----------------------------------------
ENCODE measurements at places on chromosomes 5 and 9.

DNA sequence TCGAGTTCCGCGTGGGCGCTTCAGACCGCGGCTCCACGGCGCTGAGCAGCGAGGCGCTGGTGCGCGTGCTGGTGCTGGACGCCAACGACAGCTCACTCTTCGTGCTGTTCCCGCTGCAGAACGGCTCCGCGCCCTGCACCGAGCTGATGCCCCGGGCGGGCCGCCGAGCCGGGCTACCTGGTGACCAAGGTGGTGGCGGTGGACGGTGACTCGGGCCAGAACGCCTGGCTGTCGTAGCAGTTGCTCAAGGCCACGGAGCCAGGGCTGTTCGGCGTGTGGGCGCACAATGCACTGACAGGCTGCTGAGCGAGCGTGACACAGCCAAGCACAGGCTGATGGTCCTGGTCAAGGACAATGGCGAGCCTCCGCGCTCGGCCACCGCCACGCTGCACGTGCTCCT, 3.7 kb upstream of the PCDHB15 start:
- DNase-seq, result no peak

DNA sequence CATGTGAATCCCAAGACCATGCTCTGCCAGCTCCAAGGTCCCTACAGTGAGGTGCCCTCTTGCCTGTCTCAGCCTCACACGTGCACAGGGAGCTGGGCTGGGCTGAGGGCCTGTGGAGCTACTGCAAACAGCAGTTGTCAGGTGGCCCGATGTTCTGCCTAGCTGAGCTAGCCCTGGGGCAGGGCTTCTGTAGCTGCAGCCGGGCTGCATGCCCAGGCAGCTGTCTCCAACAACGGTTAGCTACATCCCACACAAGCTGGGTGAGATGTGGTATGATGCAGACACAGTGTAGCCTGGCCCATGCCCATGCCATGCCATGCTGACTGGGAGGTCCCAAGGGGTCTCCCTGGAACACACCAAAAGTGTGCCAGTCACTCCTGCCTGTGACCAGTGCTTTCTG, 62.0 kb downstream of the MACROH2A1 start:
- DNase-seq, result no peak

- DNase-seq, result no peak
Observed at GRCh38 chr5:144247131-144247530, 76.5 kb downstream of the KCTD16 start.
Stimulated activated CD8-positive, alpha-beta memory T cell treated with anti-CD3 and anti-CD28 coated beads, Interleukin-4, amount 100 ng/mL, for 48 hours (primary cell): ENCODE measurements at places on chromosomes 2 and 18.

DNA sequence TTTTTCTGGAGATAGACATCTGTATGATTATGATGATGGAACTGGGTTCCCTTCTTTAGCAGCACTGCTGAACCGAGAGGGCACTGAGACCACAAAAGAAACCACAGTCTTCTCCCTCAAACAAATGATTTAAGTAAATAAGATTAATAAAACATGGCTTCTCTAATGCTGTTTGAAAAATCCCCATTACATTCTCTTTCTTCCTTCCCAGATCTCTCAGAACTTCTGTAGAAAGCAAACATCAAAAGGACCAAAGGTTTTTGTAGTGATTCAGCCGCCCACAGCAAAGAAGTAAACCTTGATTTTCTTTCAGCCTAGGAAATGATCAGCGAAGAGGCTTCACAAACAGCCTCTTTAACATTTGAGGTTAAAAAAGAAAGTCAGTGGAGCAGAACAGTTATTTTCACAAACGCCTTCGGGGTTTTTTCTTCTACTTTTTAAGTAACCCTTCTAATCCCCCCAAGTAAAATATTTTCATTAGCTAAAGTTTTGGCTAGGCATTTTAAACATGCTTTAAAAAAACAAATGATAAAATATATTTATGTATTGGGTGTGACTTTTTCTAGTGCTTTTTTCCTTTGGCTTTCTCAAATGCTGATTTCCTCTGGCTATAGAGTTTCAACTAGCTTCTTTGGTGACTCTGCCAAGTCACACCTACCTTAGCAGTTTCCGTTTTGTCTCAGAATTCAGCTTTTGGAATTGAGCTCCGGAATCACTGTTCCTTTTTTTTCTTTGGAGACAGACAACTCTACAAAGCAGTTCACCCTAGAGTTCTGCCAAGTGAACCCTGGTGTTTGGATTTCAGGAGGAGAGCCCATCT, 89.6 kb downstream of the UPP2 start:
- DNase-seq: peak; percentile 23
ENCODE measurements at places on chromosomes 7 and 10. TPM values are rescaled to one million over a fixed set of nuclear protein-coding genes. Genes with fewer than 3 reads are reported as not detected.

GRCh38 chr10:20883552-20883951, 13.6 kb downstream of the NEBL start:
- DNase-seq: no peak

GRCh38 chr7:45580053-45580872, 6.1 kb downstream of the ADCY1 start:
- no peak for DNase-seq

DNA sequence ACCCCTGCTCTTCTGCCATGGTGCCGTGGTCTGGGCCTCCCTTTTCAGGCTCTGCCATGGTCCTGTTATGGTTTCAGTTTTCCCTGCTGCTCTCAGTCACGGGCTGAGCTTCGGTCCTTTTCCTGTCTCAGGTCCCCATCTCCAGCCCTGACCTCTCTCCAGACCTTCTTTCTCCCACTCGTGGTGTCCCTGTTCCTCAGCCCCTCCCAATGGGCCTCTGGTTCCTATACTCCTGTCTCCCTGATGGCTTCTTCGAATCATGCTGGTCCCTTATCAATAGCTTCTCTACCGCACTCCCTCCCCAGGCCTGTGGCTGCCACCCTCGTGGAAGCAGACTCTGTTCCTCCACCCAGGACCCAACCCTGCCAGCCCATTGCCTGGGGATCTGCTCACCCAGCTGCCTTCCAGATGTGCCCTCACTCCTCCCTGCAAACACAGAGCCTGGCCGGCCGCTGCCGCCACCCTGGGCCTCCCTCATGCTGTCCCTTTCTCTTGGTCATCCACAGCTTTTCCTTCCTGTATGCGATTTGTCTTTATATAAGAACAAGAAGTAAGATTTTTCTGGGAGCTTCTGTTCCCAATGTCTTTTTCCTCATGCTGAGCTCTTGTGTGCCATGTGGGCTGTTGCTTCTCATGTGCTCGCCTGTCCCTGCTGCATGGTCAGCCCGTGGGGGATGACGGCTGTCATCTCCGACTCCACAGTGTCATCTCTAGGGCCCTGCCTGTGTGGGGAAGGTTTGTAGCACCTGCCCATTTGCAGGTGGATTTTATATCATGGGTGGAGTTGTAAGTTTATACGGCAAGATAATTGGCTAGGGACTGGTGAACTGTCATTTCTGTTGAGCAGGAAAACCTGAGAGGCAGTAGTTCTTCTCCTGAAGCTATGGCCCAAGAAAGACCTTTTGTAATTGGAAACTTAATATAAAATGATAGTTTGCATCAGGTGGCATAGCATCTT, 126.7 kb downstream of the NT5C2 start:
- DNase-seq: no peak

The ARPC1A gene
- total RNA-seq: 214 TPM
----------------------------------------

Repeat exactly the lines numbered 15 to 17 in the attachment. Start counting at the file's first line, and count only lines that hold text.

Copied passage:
- no peak for DNase-seq

DNA sequence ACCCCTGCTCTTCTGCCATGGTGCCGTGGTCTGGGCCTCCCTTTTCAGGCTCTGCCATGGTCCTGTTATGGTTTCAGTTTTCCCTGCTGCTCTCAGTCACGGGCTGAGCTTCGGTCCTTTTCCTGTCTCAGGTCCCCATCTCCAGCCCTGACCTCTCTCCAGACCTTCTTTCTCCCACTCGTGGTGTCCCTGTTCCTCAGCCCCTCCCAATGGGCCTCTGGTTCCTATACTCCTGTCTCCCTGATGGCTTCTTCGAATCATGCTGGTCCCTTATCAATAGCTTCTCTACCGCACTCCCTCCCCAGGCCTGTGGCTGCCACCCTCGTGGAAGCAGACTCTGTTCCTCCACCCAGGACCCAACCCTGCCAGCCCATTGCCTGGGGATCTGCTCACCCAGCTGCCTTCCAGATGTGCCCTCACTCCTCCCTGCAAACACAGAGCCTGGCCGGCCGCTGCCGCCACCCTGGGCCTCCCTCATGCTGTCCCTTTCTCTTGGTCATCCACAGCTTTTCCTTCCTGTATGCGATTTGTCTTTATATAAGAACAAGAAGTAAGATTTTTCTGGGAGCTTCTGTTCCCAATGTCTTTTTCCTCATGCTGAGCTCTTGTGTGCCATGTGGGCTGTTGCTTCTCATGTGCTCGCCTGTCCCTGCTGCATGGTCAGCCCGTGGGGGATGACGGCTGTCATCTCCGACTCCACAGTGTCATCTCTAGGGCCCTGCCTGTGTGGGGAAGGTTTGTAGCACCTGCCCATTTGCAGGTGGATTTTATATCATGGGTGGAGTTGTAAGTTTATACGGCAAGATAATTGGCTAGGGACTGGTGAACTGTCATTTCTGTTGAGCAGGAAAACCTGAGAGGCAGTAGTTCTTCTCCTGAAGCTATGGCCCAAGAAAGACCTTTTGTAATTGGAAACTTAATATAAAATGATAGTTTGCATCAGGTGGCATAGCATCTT, 126.7 kb downstream of the NT5C2 start:
- DNase-seq: no peak